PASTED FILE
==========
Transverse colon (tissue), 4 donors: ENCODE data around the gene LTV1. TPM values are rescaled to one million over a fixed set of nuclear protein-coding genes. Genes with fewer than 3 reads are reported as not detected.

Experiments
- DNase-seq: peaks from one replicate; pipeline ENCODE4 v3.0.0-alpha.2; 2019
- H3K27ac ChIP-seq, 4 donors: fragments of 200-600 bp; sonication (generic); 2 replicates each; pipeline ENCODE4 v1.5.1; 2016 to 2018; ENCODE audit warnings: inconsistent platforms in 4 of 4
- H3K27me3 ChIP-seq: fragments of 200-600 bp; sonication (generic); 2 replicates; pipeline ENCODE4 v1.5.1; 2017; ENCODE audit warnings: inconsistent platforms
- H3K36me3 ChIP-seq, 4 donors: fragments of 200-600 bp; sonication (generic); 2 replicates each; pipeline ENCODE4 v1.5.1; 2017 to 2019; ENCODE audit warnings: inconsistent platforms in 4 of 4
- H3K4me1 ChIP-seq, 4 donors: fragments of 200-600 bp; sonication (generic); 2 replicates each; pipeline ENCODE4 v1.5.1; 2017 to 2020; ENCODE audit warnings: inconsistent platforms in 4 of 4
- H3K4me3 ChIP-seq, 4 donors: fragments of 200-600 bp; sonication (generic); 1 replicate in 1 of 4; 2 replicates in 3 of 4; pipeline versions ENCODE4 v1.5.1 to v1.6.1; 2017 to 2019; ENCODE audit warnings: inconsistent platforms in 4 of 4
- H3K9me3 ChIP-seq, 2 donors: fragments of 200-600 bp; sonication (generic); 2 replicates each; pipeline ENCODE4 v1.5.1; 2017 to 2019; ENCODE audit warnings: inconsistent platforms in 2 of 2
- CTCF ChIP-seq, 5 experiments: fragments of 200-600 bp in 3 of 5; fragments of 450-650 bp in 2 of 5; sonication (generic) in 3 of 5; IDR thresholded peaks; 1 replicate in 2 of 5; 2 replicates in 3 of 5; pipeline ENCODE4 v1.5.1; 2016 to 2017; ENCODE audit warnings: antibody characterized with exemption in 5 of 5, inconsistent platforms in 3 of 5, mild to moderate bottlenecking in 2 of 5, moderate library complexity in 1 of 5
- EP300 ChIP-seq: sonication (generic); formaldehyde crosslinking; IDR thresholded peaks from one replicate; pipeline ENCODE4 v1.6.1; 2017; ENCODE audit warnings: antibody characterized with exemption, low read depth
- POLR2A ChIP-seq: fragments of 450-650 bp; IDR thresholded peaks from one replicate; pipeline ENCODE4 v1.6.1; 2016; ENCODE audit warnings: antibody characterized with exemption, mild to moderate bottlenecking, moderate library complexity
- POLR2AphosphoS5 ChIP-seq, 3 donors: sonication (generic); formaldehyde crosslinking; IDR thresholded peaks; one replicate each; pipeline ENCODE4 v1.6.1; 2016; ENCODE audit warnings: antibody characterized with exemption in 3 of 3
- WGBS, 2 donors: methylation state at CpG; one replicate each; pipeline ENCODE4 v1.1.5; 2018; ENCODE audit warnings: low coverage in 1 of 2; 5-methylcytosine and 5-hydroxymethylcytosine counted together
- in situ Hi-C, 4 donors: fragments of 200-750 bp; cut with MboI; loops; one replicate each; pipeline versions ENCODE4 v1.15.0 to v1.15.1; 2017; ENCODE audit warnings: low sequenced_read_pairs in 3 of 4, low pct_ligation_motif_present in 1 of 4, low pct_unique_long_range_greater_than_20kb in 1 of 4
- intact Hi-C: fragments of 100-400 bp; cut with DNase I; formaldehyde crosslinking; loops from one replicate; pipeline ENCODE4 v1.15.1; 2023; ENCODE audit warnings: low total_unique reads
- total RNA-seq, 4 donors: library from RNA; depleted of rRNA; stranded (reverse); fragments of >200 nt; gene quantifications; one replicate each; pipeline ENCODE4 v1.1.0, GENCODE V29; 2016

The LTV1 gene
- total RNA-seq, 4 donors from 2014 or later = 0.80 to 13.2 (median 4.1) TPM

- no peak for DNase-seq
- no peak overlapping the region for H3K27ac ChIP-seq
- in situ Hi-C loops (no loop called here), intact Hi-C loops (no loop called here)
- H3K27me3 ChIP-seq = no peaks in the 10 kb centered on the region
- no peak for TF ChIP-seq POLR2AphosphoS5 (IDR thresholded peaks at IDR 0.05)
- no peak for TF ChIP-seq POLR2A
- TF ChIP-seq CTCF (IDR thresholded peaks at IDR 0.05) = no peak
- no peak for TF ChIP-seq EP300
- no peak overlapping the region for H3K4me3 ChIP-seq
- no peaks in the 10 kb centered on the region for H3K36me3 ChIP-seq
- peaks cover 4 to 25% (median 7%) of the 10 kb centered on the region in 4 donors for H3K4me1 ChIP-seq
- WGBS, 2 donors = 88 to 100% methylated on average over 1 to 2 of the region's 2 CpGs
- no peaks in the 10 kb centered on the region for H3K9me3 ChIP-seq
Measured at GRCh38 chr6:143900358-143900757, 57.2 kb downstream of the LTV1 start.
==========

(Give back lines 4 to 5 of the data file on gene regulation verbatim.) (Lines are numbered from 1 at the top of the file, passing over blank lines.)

- H3K27ac ChIP-seq, 4 donors: fragments of 200-600 bp; sonication (generic); 2 replicates each; pipeline ENCODE4 v1.5.1; 2016 to 2018; ENCODE audit warnings: inconsistent platforms in 4 of 4
- H3K27me3 ChIP-seq: fragments of 200-600 bp; sonication (generic); 2 replicates; pipeline ENCODE4 v1.5.1; 2017; ENCODE audit warnings: inconsistent platforms